“Hellish” does not sufficiently describe the last couple days. 16 hours after the last infusion ended, I suddenly, shockingly developed a migraine aura. This is disconcerting because I have migraine without aura. The closest I’d come to an aura before Saturday is that I occasionally get faint flashes in my peripheral vision after a migraine attack is already well in progress. These are so minor and indistinct that my diagnosis is still migraine without aura. This time, bright, flashing lights filling my vision marked the start of increasingly severe auras that come on each time I eat. They aren’t just visual. I feel dizzy and like I’m going to faint, I become bereft and irritable, I see gray splotches and flashing lights and have tunnel vision. (Interestingly, of the four times this has happened, the aura has not been followed by other migraine symptoms.)
I know enough about migraine to know this is not an unusual aura (so I wasn’t worried I was having a stroke), but the sudden, dramatic change was scary. More terrifying were the thoughts that this would become my new normal, that the life I knew six months ago will never again be mine, that yet another treatment I tried would worsen my symptoms permanently, that I will never again feel like my migraines are manageable.
With the second aura, Sunday morning, I started methysergide, a migraine preventive my doctor prescribed for me to start after the infusions. Like DHE, methysergide is an ergot. Also like DHE, methysergide cannot be taken with triptans or Midrin. A 24-hour buffer between an ergot and triptans or Midrin is required. I had that because of the DHE infusions, so it seemed like a good time to start.
Things just got worse. I was still testing to see what my food reactions were, so I was eating more than the usual twice a day. Sunday, I had three auras, each with worse mood symptoms than the previous one. Those words are ridiculously insufficient to describe what I felt. The last aura left me sobbing, heartbroken and terrified. I was in some of the most intense grief I have ever endured. I felt like someone dear to me had died. I felt like my life was ending. This was the migraine talking and I knew it, but that didn’t stop the fear. Hart found me crumpled in a heap on the bedroom floor, wailing and keening. He held me until I calmed down enough to fall into an exhausted sleep.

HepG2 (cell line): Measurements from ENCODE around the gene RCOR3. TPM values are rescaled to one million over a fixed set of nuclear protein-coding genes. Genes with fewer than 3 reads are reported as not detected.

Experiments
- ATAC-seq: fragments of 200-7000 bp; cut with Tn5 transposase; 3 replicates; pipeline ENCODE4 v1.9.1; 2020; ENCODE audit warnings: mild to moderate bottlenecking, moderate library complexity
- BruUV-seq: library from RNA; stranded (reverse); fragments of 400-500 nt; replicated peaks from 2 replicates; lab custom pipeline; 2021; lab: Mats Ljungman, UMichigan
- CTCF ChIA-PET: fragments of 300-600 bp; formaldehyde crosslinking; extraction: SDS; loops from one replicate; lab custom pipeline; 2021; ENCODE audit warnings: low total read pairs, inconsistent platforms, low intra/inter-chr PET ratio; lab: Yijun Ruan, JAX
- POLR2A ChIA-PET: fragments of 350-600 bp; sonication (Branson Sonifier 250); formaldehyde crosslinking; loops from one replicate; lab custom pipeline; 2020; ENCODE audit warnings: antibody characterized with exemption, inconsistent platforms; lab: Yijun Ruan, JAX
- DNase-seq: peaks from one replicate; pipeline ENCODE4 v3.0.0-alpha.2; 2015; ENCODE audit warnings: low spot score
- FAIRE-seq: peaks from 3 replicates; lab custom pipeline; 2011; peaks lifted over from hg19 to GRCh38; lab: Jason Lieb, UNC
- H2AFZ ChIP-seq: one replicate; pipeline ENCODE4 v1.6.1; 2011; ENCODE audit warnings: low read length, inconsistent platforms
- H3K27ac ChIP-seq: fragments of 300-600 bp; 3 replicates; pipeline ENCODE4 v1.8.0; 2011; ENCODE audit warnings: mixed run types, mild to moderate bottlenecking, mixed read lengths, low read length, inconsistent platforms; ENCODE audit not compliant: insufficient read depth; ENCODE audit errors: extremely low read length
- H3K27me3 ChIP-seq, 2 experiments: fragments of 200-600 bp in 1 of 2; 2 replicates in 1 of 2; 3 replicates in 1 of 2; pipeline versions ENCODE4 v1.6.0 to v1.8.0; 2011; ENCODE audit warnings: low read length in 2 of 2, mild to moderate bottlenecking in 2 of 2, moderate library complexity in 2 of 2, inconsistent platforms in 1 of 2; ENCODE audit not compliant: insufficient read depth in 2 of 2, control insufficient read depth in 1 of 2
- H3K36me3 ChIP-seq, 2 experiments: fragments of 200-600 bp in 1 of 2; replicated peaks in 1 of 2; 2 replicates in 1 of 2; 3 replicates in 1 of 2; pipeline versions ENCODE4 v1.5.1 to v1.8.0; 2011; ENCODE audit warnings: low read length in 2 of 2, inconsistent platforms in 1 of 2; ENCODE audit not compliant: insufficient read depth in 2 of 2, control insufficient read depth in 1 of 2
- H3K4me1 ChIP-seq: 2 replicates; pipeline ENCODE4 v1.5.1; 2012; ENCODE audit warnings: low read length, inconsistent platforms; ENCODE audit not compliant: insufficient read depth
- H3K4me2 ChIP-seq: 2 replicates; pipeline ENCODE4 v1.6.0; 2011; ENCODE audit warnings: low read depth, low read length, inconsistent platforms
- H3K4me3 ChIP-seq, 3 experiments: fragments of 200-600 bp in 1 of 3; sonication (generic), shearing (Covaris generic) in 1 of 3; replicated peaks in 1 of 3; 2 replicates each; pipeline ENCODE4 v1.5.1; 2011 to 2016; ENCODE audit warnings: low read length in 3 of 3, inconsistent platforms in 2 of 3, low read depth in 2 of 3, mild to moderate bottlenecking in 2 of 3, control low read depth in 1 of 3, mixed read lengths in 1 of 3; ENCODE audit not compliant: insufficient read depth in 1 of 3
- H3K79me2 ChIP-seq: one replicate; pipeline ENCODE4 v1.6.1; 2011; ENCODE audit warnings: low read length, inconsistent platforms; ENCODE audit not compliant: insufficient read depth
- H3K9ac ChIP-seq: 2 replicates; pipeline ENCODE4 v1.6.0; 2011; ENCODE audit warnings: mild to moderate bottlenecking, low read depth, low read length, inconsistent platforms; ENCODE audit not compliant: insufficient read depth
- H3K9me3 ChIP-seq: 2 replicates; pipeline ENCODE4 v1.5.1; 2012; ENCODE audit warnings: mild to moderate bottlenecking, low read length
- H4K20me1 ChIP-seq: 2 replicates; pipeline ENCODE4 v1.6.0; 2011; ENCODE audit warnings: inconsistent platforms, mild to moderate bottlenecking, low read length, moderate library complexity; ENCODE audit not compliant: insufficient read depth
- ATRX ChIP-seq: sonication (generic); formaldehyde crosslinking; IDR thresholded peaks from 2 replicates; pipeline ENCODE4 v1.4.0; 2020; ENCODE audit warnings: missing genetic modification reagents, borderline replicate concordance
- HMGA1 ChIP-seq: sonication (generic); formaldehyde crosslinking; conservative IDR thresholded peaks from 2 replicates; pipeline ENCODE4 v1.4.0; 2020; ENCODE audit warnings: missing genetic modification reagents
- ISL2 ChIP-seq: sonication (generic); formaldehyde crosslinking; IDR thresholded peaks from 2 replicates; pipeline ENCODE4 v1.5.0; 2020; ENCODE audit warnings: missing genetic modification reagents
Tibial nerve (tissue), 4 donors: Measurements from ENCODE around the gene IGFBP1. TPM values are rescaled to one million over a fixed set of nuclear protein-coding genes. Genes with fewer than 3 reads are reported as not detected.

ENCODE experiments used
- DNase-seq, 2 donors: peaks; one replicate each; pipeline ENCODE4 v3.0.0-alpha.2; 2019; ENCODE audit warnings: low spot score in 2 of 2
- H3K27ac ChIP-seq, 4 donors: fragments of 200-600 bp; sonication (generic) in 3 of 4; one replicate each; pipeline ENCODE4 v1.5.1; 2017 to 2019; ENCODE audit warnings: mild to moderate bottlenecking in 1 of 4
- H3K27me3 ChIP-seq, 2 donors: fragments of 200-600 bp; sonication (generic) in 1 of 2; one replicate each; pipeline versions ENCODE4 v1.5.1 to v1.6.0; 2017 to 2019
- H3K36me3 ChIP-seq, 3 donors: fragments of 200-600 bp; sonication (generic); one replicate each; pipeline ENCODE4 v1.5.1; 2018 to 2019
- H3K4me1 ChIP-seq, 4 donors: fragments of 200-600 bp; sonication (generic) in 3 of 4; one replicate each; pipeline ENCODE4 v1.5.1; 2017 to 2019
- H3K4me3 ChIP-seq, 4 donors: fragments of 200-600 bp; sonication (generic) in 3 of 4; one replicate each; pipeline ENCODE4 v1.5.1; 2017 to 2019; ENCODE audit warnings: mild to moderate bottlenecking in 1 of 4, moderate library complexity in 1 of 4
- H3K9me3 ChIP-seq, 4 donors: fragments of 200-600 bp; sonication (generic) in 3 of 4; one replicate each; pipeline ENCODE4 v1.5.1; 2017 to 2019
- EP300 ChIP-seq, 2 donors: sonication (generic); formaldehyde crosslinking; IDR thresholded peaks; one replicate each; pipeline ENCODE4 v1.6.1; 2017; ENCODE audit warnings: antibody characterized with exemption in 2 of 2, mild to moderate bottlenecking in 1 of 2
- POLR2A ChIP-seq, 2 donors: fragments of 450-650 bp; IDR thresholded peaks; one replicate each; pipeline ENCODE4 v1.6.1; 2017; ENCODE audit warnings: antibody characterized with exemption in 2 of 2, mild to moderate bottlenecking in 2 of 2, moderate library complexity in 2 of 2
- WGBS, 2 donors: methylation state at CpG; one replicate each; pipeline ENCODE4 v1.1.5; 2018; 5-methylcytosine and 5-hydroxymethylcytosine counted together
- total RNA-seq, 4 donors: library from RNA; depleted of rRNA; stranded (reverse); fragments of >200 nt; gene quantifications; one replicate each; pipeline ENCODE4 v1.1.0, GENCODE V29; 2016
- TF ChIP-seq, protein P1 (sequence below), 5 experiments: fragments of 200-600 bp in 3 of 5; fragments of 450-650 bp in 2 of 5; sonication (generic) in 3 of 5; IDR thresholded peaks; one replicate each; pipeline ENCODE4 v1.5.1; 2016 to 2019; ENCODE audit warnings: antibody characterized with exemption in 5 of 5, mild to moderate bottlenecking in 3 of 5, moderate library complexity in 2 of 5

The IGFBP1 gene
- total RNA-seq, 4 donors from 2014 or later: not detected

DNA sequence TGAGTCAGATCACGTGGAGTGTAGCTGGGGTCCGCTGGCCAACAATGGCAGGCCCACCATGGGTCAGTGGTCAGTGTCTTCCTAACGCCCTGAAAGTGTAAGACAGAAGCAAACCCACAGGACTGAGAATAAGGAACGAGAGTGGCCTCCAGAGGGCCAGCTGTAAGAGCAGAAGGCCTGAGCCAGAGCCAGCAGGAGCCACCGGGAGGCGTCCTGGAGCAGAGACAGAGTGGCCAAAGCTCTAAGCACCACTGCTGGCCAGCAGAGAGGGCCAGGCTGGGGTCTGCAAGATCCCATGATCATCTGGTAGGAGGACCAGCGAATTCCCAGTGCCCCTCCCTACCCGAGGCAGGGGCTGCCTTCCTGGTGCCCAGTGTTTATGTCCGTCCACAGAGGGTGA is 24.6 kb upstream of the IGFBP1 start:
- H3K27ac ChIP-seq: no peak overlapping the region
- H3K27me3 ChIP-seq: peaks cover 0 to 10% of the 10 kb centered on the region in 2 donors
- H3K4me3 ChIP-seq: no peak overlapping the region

It is Monday afternoon. After some reading, I have cobbled together a biological explanation for the new-to-me aura and mood changes. This has soothed my mind somewhat, but is based primarily on conjecture. I have a call into my doctor. I have an appointment with him in July. I swallowed the last methysergide I will ever take at 10 p.m. last night. I ate for the first time today an hour ago and the aura symptoms seem to be taking longer to develop than yesterday. If a migraine/aura hijacks my mood again, I will listen to podcasts and follow a guided meditation on fear. Tomorrow, I will return to two meals a day followed by Amerge and Midrin. I have a plan.
I am still scared, but am no longer frantic. Loss of the life I’ve come to know no longer feels imminent. I have steps in place to reduce the frequency of migraine attacks that I believe will also reduce their severity. It may or may not work. Instead of worrying, I’m trying to stay with what is, not what might be. While panicking last night, I tried to remind myself that I only know this moment and cannot know the future. This has been a useful practice the last few months, but wasn’t comforting last night. Today it is. To say I am calm is a lie, but I’m experiencing some peace of mind. I am focused, determined, resolute, committed, resilient, present.
I can do this.
Whatever “this” turns out to be.
22 thoughts on “Crisis, Fear, Heartbreak… and Peace of Mind?”
I’m so sorry to hear about the sudden changes and obstacles your facing. I hope that things calm down a bit soon for you.